Javier Guerrero’s research focuses on the intersection between visual culture and sexuality in twentieth- and twenty-first century Latin America. His scholarship centers the body, extensively exploring the unexpected ways in which it participates in its own material processes, at times transforming itself, as it deploys novel technologies that destabilize the symbolic sphere of sex. He also traces the multiple metamorphoses that the body has undergone in contemporary art, cinema, and literature, but also and most notably at the intersections of these media. In recent years, Guerrero has paid special attention to new conditions and matters such as darkness, synthetic bodies, and the archive, prompting reevaluations of knowledges traditionally defined by binary oppositions.
Guerrero is the author of Escribir después de morir. El archivo y el más allá (Metales Pesados, 2022); Tecnologías del cuerpo. Exhibicionismo y visualidad en América Latina (Iberoamericana/Vervuert, 2014); a book on the filmmaker Mauricio Walerstein (FCN, 2002), and the novel Balnearios de Etiopia (Eterna Cadencia, 2010). He has edited Relatos enfermos (Conaculta/Literal Publishing, 2015), and co-edited A máquina Pinochet e outros ensaios (Peixe-elétrico, 2016); as well as Excesos de Cuerpo. Relatos de contagio y enfermedad en América Latina (Eterna Cadencia 2009, reprinted in 2012). He has also guest-edited dossiers and special volumes in peer-reviewed journals such as País Portátil: Venezuelan Contemporary Literature and Arts (Review, 2021); Correspondencias del malestar: cartas, diarios y memorias en emergencia (Perífrasis, 2021); Biopolíticas de la visualidad en la necrópolis contemporánea (Cuadernos de Literatura, 2019) and the two-volume dossier Cuerpos enfermos/Contagios culturales (Estudios; 2010, 2011). A book on Chilean writer Diamela Eltit, El hueso literario, is forthcoming.
His most recent monograph, Escribir después de morir. El archivo y el más allá, argues that writers’ and visual artists’ archives transcend the funereal condition traditionally associated with the archive, giving rise to new permutations that challenge the sharp division between living and dying, between an author’s material end and the end of artistic production. The book examines a variety of media and artifacts found in the archive––photographs, sketches, personal possessions, and even cadavers––and considers how each offers a way of understanding life and the body that challenges the notion of death as the final instance of authorship. This work looks beyond death to examine that which comes to life in the afterlife, developing and surviving independently from the author’s living hand. The critic and/or the loving communities that allow the author to survive therefore play a large part in detaching death from the end of artistic production. As we touch the archive, we awaken the forms suspended in its documentation, documentation that now serves as a preview of their future lives. The archive lies beyond the closed circuit of life, beyond post-mortem inspection; in other words, the archive is simply conceived beyond.
At Princeton, Guerrero has been Director of Undergraduate Studies for the Department of Spanish and Portuguese, acting director for the Program in Latin American Studies, and has been on the executive committees for the Program in Gender & Sexuality, Interdisciplinary Doctoral Program in the Humanities, and the Program in Latin American Studies. His scholarship has also been shaped by symposia, panels, and special projects such as: Visual Archives: An Interdisciplinary Symposium on Visualities, Visibilities, and the Politics of Looking (2013); Poisonous Flowers; Radical Women in Latin America (2017); The Digital Turn: Dialogues for Latin American Cinemas (2017); Drag Kings: An Archeology of Spectacular Masculinities in Latinx America (2019); and the Rita Segato Seminar (2022), among many others. In 2023, he will teach a second iteration of the global seminar Images in Transition: Arts and Politics in Chile’s Transition to Democracy, based in Santiago de Chile.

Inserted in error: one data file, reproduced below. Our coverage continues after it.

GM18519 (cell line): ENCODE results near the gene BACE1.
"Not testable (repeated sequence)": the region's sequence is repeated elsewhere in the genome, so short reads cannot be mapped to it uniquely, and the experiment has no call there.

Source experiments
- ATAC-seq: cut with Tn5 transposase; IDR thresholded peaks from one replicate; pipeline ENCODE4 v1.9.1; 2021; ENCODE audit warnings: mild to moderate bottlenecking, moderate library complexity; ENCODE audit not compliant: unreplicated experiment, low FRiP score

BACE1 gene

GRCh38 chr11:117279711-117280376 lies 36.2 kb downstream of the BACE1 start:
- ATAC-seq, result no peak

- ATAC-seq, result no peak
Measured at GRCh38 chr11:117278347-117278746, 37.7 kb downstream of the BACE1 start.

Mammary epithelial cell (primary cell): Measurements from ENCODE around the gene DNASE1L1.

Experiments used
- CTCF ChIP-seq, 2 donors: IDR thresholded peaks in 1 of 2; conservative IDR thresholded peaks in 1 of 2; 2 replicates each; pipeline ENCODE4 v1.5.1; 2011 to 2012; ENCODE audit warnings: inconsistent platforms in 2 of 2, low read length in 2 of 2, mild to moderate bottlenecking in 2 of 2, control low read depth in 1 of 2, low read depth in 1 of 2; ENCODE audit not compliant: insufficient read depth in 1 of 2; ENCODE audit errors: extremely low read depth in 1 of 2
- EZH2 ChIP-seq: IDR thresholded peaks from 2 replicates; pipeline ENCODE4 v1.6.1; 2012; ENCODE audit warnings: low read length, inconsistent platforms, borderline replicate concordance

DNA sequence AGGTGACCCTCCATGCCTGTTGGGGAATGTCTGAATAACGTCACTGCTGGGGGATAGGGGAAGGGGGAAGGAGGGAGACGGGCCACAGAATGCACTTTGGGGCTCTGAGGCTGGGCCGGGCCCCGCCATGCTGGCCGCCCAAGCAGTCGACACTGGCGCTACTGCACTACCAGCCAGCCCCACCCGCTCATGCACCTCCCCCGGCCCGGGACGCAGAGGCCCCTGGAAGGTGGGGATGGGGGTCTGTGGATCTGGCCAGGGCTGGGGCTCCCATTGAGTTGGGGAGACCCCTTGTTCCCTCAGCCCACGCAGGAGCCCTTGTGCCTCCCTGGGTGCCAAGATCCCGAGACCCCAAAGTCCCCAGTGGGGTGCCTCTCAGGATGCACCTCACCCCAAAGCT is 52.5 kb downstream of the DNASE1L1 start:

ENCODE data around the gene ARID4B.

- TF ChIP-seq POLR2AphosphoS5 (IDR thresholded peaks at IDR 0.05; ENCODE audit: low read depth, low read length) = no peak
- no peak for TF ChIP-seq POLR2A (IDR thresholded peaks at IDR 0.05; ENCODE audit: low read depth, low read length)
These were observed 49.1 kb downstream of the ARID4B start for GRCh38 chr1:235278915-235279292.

Beyond Princeton, Guerrero has served as juror for literary and film awards such as the Premio Fil de Literatura en Lenguas Romances (2022). He has been deeply involved in professional associations like the Latin American Studies Association. He was an elected chair of the Section on Venezuelan Studies at LASA and track co-chair for Literary Studies (2020) and Film Studies (2023). He also received the Latin American Studies Association's Sylvia Molloy Award for the best peer-reviewed article in the Humanities published in 2016.
Before coming to the United States in 2005 to pursue graduate studies, Guerrero served as President of the Venezuelan Cinemateca Nacional, where he curated more than twenty-five international film series and festivals and oversaw radical transformations that revamped processes of film distribution, preservation, and documentation. He was also a member of the International Federation of Film Archives (FIAF).
He is currently working on three new books: Synthetic Skin: On Dolls and Miniature Cultures; La impugnación de la luz: soberanías oscuras en América Latina; and The Cinema of Cruelty. Javier Guerrero holds a Ph.D. in Latin American Studies from New York University and a Licenciatura in Film Studies from the Universidad Central de Venezuela.
- Ph.D. in Latin American Studies from New York University
- Licenciatura in Film Studies from the Universidad Central de Venezuela